1. How do I clean my bottles and nipples?

Get a bottle brush! Avoid getting one with a sponge. It harbours bacteria. Any basic brush should be okay. I suggest also getting a brush especially for the bottle's nipples. Use hot water to brush and rinse your bottles.

  1. Do I need a steriliser?

You wash the bottles to get rid of residue. Sterilising is what cleans them. Depending on your energy levels, get either a stand alone plug-in steriliser or a microwave one. For travel purposes, you can get microwave steriliser bags from Medela or Dr. Brown. If you are unable to get your hands on a steriliser, just immerse the bottles and nipples in boiling water for 5 minutes to sterilise.

The list above contains all the basics you need to start formula feeding. However, there are a few more accessories which are helpful, although not necessary to own:

  1. Formula powder container- This can be super helpful. You can pre-measure the amount of formula powder that you need so that you don't need to scoop it out every time.
  1. A big muslin cloth- You can put this around your baby's  neck rather than a small bib. It is useful for wiping if your baby spits up, if there is milk dribbling out of the baby's mouth etc.


  1. How do I prepare formula milk?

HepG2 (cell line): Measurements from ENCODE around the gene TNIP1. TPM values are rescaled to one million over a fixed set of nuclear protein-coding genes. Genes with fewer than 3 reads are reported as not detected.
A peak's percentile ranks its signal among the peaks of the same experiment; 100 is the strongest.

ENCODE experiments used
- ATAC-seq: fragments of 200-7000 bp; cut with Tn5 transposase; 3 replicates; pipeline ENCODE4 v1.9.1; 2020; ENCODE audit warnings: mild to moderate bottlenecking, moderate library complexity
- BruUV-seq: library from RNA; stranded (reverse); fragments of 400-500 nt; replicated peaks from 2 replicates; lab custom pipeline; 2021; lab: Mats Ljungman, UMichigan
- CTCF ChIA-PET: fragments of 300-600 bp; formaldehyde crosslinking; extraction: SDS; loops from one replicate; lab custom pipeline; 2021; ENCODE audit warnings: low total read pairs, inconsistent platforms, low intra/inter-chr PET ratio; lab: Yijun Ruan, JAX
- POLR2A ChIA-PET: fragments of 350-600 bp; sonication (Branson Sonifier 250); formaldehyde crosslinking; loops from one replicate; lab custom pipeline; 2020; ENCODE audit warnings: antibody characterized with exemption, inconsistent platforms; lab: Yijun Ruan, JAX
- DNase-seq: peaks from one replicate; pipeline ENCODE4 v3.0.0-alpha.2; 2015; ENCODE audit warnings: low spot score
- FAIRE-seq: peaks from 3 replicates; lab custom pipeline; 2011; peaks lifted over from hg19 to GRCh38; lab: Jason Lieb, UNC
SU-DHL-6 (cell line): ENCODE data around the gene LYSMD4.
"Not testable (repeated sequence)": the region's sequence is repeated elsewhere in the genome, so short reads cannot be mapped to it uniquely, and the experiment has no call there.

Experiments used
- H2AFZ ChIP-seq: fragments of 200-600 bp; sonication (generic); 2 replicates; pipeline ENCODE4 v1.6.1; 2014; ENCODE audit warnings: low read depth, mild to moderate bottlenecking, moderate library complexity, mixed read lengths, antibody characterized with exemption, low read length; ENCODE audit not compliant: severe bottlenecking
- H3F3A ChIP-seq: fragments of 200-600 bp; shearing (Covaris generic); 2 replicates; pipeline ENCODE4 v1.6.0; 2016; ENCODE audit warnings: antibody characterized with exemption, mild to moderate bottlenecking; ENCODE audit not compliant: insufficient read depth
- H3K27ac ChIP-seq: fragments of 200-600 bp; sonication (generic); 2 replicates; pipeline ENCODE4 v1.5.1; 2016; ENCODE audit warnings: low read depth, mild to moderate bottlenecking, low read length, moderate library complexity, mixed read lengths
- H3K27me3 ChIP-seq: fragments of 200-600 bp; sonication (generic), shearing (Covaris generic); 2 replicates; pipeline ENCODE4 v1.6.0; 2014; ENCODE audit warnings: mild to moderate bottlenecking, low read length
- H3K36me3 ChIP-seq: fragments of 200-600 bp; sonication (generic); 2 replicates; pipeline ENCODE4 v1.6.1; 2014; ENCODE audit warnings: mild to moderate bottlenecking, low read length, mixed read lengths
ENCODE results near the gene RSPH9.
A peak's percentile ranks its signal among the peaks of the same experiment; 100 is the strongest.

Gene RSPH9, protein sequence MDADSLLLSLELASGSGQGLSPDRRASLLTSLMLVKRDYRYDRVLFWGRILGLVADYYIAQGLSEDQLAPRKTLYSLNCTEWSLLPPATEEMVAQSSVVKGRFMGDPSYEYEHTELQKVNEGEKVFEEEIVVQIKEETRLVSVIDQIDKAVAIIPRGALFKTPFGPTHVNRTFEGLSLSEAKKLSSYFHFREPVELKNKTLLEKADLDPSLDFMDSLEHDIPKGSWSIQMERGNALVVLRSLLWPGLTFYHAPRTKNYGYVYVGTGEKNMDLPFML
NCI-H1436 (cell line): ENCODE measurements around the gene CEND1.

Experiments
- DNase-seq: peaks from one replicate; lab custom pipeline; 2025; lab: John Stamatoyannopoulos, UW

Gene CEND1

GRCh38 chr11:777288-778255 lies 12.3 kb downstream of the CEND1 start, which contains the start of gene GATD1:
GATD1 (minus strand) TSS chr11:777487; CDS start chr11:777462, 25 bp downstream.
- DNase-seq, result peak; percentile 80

To prepare a bottle of formula, all you need is to mix water and formula powder. The water needs to be at 70°C or above because formula powder is not sterile. You can heat it in advance and store it in a flask rather than heating it each time that you have a hungry, screaming baby. When it is time to feed, add water from the flask, making sure it is at 70°C and above, and then add the formula powder you have pre-measured in your formula container.

Things to remember:

*Remember to use level scoops, not heaped scoops.

*Remember to mix well so that there are not any lumps of formula left floating in the bottle. They can also get stuck in the nipple.

*Remember to NEVER dilute formula. It reduces the nutritional value of the formula. Please follow the exact measures given on the formula tin.

Remember, you cannot store formula. Once the baby is done, throw the rest.

  1. How much formula do I need to feed?